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The Lockheed Martin team developing the U.S. Air Force’s next generation Global Positioning System III satellites has turned on power to the system module of the program’s first spacecraft, designated GPS III Space Vehicle One (SV-1). The milestone is a key indication the team is on track to deliver the first satellite for launch availability in 2014.
The GPS III program will affordably replace aging GPS satellites, while improving capability to meet the evolving demands of military, commercial and civilian users. GPS III satellites will deliver better accuracy and improved anti-jamming power while enhancing the spacecraft’s design life and adding a new civil signal designed to be interoperable with international global navigation satellite systems.
“This milestone is the latest in a series of critical events signifying that our joint government and industry GPS III team is performing efficiently and meeting its commitments,” said Lt Col Todd Caldwell, the U.S. Air Force’s GPS III program manager.
Successfully powering on GPS III SV-1 demonstrates mechanical integration, validates the satellite’s interfaces and leads the way for electrical and integrated hardware-software testing. The satellite will complete its Assembly, Integration and Test (AI&T) in Lockheed Martin’s new GPS Processing Facility (GPF) designed for efficient and affordable satellite production. Like in aircraft or automobile manufacturing, each GPS III satellite will move through sequential work stations for various AI&T operations, culminating with shipment to the launch site.
“Turning power on to the first GPS III satellite is a major milestone for the team,” said Keoki Jackson, vice president of Lockheed Martin’s Navigation Systems mission area. “The successful integration of the first satellite’s system module follows on the heels of our pathfinder GPS III Non-Flight Satellite Testbed (GNST), and demonstrates the great value of the investments made by the Air Force to implement low-risk spacecraft acquisition. In this challenging budget environment, we are focused on delivering the critical GPS III capabilities to users affordably and on schedule.”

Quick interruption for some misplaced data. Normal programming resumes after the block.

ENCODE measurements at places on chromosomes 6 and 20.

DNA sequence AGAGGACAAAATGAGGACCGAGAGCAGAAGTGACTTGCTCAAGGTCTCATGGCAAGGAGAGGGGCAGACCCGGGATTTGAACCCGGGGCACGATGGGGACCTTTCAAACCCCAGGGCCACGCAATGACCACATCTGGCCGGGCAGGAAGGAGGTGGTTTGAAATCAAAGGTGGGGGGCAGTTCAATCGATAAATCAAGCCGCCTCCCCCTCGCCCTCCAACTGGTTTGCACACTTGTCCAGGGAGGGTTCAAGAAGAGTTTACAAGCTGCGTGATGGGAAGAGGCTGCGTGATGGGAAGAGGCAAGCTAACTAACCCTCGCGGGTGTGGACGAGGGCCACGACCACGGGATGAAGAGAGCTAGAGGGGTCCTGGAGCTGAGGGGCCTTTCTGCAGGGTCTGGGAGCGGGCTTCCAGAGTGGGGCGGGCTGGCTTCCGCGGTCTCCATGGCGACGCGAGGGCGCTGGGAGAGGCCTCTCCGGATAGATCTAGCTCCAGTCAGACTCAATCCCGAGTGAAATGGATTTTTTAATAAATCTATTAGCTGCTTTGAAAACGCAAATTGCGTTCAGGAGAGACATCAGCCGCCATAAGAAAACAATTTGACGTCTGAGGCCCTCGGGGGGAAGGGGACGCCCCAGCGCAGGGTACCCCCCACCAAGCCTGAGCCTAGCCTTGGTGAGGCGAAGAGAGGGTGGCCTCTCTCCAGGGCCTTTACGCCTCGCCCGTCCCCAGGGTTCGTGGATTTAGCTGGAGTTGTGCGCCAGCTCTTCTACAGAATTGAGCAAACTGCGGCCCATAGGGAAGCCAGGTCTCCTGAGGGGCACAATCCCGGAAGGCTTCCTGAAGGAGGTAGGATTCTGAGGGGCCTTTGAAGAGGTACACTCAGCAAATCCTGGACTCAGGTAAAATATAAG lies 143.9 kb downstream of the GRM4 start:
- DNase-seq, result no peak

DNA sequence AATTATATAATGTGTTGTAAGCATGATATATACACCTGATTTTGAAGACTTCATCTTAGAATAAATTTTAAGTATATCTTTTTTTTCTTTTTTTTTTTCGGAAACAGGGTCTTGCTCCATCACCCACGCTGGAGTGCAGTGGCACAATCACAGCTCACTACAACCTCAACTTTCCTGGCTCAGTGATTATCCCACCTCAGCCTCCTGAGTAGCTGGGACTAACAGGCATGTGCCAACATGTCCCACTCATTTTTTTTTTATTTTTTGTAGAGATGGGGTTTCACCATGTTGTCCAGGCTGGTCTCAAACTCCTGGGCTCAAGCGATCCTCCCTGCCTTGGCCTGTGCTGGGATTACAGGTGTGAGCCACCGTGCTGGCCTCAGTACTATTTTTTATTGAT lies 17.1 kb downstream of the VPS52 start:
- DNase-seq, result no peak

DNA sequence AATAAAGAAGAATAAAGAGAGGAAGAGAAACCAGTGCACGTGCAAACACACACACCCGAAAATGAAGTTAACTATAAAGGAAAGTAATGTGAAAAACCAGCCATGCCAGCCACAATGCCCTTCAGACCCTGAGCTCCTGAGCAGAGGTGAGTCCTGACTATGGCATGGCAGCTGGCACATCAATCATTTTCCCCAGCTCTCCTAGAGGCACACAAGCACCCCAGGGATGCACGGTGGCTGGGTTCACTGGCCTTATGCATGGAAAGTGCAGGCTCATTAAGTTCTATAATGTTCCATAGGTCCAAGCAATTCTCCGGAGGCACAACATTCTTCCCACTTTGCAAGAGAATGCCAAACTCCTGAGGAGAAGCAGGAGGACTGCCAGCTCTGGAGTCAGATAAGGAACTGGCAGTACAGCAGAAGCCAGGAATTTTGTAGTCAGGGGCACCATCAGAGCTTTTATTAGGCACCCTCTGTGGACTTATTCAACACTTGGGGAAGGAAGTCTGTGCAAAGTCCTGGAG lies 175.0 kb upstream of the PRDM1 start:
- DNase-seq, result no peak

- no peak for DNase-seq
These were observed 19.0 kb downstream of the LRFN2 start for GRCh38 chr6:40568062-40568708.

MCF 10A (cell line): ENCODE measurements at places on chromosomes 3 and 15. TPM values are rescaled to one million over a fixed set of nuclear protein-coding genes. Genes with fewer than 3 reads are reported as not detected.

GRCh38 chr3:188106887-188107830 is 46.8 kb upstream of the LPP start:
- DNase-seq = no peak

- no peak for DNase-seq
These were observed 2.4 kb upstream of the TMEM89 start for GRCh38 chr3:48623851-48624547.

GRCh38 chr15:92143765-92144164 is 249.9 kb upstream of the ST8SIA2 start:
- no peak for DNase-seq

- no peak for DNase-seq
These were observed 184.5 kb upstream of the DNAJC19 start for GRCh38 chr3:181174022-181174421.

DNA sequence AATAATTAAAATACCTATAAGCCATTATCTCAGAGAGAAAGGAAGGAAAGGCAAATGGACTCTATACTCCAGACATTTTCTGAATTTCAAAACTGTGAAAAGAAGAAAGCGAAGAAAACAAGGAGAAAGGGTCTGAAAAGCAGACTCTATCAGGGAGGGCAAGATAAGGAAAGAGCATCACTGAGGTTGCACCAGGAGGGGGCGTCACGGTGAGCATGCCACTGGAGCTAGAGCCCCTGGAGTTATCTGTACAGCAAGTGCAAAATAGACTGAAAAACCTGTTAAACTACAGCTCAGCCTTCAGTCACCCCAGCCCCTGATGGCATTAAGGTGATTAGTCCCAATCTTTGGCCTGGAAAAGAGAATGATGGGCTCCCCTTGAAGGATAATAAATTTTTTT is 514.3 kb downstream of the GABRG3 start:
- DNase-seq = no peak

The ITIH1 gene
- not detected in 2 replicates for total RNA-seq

Lockheed Martin is currently under contract for production of the first four GPS III satellites, and advanced procurement funding of long-lead components for the fifth, sixth, seventh and eighth satellites. The Air Force plans to purchase up to 32 GPS III satellites.
The GPS III team is led by the Global Positioning Systems Directorate at the U.S. Air Force Space and Missile Systems Center. Lockheed Martin is the GPS III prime contractor with teammates ITT Exelis, General Dynamics, Infinity Systems Engineering, Honeywell, ATK and other subcontractors. Air Force Space Command's 2nd Space Operations Squadron (2SOPS), based at Schriever Air Force Base, Colo., manages and operates the GPS constellation for both civil and military users.
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